After her death, Able was eulogized in obituaries, several of which listed her as male. Her skin was stuffed and sent to the Smithsonian National Air and Space Museum, where she was displayed encased in spaceflight equipment like Han Solo frozen in carbonite. Bimm sees the pose as eternally at work, looking up toward the heavens, hand at her heart.
"Unlike other taxidermy exhibits, where the animal is placed in nature, in this one the animal, Able, is completely surrounded by technology," Bimm said. "It has the sort of valence of the fallen soldier."
Baker, who was often referred to as Miss Baker, survived the postflight hubbub but remained a public icon. For years, she was on display, first at "Baker's Bungalow" in Florida, then at the Alabama Space and Rocket Center, where her enclosure was labeled "The First Lady in Space."
During her retirement, handlers arranged three different "marriages," each heralded with breezy gossip updates. She was thrown birthday parties (despite having been born in the wild) and made to "pawtograph" glamor shots for fans. Baker lived to 27 years old, a record-breaking achievement in and of itself.
(Coincidentally, female pilots spent the first years of Baker's retirement lobbying the government to consider them for astronaut training, with 13 passing all the physical qualifying tests that the Mercury 7 took. Their de facto leader, Jerrie Cobb, endured much of the same media scrutiny and stereotyping as Baker did — and never quite reached space.)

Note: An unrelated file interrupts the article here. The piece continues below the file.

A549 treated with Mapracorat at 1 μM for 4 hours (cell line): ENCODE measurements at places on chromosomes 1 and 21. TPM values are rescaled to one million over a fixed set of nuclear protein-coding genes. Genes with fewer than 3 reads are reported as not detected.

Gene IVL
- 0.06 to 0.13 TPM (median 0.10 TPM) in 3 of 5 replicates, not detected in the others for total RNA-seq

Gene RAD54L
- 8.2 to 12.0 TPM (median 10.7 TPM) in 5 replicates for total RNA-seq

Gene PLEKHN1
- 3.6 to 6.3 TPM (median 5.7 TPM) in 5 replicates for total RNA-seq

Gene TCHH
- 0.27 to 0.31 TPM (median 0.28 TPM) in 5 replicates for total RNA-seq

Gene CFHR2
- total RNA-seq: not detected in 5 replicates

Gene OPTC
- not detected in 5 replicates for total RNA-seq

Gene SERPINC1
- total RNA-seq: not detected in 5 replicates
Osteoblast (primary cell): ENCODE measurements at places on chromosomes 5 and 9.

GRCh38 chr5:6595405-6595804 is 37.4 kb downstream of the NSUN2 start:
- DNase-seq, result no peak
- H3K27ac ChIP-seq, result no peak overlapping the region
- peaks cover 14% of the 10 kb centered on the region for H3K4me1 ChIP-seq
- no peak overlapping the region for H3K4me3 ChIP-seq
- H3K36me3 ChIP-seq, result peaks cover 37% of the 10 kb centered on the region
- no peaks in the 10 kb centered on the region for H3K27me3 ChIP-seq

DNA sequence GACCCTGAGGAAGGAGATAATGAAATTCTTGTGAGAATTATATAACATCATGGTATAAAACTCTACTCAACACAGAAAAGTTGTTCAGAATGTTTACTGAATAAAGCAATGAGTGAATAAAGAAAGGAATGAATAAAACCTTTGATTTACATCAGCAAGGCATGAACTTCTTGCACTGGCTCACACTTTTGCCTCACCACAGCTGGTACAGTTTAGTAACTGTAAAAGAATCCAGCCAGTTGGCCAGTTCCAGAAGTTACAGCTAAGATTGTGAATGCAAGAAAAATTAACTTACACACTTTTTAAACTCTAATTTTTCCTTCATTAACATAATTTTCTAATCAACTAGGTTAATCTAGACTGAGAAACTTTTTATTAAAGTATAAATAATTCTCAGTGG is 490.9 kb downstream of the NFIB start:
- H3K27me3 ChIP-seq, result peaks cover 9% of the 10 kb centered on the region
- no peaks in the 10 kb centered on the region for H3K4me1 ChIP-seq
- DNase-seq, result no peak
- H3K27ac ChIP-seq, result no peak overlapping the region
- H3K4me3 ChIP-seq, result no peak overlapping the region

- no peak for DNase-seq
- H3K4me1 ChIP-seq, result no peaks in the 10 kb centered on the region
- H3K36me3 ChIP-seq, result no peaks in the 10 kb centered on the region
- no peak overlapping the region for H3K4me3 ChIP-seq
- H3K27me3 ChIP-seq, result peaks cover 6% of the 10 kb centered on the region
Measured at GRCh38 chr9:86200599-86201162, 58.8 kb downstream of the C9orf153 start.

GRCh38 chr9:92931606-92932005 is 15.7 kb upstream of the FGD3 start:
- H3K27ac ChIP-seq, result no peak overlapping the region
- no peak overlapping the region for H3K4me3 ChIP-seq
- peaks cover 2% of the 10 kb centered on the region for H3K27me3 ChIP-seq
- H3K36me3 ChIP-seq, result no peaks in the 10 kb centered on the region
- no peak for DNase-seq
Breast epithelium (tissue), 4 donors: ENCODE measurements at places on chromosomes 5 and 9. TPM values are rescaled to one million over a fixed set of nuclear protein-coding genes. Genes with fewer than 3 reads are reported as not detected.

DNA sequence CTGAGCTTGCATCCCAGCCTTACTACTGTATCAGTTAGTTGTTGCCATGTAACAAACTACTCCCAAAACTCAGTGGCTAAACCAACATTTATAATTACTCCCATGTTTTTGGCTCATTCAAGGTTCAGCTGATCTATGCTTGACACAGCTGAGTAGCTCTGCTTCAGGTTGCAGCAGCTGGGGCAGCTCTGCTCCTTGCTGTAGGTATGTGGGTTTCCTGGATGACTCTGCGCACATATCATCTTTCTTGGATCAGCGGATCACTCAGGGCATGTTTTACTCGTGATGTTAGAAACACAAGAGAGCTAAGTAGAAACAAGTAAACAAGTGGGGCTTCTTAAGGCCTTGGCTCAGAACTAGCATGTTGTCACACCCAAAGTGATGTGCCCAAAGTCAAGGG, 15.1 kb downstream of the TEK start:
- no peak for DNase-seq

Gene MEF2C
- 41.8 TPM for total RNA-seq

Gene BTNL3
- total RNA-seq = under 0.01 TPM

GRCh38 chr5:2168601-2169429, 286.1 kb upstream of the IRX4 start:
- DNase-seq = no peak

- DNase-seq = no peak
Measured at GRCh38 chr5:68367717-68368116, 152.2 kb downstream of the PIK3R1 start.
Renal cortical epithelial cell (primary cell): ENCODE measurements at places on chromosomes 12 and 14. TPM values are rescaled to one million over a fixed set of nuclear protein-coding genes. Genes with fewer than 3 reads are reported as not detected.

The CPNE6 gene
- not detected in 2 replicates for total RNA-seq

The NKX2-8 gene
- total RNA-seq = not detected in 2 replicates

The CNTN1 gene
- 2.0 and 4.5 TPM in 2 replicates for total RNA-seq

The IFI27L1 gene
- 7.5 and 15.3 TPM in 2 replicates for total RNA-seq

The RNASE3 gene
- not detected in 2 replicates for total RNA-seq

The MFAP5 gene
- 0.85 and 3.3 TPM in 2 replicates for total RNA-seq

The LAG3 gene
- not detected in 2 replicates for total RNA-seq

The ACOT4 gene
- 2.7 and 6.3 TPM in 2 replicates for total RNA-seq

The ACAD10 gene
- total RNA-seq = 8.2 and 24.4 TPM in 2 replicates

Ironically, before their flight, most of the hubbub around Able and Baker's identity was focused on where the monkeys were born — Baker in Peru and Able in Independence, Kansas. (Able's species is venerated in India and so the government insisted on an American monkey to avoid upsetting the geopolitically important country.)
But just days after their flight, that rubric was forgotten, erased by a new one. "There's sort of a male/female, masculine/feminine, work and domesticity binary in operation," Bimm said. The dead/alive binary he left unspoken, but for years it separated Able and Baker as well.
Until Baker, too, died and was buried below a massive marble headstone inscribed to "Miss Baker, squirrel monkey … First U.S. animal to fly in space and return alive." Bimm has visited both Able's display and Baker's memorial. "It was moving," Bimm said. "As a historian, you become really attached to your subjects and a lot of the times my subjects are quite evil people, they're ex-Nazi scientists who come to America and work for the space program, but in the case of Able and Baker, they're these innocent animals."
People still visit both monkeys — some leave bananas at Baker's grave. But by the time the pair had died, the space program had moved on, and so had space fans. The first space shuttle had launched in 1981, and soon enough the country had humans to mourn, not just monkeys, after the Challenger broke apart shortly after launch in 1986. "The shuttle era had its own tragedies, human tragedies," Bimm said. "Those really served to displace, I think, a lot of the narratives about space."
But Bimm argues that Able and Baker's wild story offers important reminders of the baggage that comes with spaceflight — gender stereotypes and sex discrimination, jingoism and missile programs, ex-Nazis and animal cruelty among them. All of those undercurrents continue to haunt the U.S. space program.
"I hope people see it as a story, as something constructed in the minds of humans, and I hope they see for all animals in spaceflight research that these are unwilling participants," Bimm said. That's especially true because spaceflight research on animals continues to this day and has already been discussed in the context of future Mars exploration. "We need to talk about them realistically and not create these fables and fantasies that paper over the truth."